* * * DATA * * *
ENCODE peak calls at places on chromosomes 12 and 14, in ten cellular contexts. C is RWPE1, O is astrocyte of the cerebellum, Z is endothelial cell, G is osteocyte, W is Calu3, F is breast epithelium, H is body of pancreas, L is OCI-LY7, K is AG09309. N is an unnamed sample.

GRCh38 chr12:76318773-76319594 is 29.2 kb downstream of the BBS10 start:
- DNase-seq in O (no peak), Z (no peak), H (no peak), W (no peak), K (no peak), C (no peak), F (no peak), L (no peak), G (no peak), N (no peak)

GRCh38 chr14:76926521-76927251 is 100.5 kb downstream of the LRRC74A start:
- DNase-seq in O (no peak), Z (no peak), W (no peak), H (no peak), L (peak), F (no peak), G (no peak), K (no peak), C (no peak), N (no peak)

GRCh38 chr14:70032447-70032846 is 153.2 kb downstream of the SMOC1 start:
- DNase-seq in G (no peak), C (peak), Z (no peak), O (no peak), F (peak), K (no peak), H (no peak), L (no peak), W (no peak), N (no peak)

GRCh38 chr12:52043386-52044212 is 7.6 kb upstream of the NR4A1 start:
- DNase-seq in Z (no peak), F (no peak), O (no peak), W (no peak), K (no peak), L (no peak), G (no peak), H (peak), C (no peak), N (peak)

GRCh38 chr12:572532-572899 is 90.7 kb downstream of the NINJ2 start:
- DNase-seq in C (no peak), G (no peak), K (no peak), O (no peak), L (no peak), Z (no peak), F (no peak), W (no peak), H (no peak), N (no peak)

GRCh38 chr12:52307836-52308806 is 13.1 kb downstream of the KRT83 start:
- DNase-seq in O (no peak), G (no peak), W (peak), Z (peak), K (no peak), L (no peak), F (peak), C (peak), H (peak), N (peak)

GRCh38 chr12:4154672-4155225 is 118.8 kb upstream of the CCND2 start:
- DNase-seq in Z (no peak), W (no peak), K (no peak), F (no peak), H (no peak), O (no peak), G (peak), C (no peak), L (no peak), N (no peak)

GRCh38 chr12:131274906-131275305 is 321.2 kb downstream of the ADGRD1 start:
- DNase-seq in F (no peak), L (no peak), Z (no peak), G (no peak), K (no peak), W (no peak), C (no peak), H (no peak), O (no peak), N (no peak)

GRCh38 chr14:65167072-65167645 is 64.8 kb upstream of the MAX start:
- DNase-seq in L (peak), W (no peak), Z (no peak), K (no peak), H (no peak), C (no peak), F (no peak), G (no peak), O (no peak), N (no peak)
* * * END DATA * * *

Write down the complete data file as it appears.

ENCODE peak calls at places on chromosomes 12 and 14, in ten cellular contexts. C is RWPE1, O is astrocyte of the cerebellum, Z is endothelial cell, G is osteocyte, W is Calu3, F is breast epithelium, H is body of pancreas, L is OCI-LY7, K is AG09309. N is an unnamed sample.

GRCh38 chr12:76318773-76319594 is 29.2 kb downstream of the BBS10 start:
- DNase-seq in O (no peak), Z (no peak), H (no peak), W (no peak), K (no peak), C (no peak), F (no peak), L (no peak), G (no peak), N (no peak)

GRCh38 chr14:76926521-76927251 is 100.5 kb downstream of the LRRC74A start:
- DNase-seq in O (no peak), Z (no peak), W (no peak), H (no peak), L (peak), F (no peak), G (no peak), K (no peak), C (no peak), N (no peak)

GRCh38 chr14:70032447-70032846 is 153.2 kb downstream of the SMOC1 start:
- DNase-seq in G (no peak), C (peak), Z (no peak), O (no peak), F (peak), K (no peak), H (no peak), L (no peak), W (no peak), N (no peak)

GRCh38 chr12:52043386-52044212 is 7.6 kb upstream of the NR4A1 start:
- DNase-seq in Z (no peak), F (no peak), O (no peak), W (no peak), K (no peak), L (no peak), G (no peak), H (peak), C (no peak), N (peak)

GRCh38 chr12:572532-572899 is 90.7 kb downstream of the NINJ2 start:
- DNase-seq in C (no peak), G (no peak), K (no peak), O (no peak), L (no peak), Z (no peak), F (no peak), W (no peak), H (no peak), N (no peak)

GRCh38 chr12:52307836-52308806 is 13.1 kb downstream of the KRT83 start:
- DNase-seq in O (no peak), G (no peak), W (peak), Z (peak), K (no peak), L (no peak), F (peak), C (peak), H (peak), N (peak)

GRCh38 chr12:4154672-4155225 is 118.8 kb upstream of the CCND2 start:
- DNase-seq in Z (no peak), W (no peak), K (no peak), F (no peak), H (no peak), O (no peak), G (peak), C (no peak), L (no peak), N (no peak)

GRCh38 chr12:131274906-131275305 is 321.2 kb downstream of the ADGRD1 start:
- DNase-seq in F (no peak), L (no peak), Z (no peak), G (no peak), K (no peak), W (no peak), C (no peak), H (no peak), O (no peak), N (no peak)

GRCh38 chr14:65167072-65167645 is 64.8 kb upstream of the MAX start:
- DNase-seq in L (peak), W (no peak), Z (no peak), K (no peak), H (no peak), C (no peak), F (no peak), G (no peak), O (no peak), N (no peak)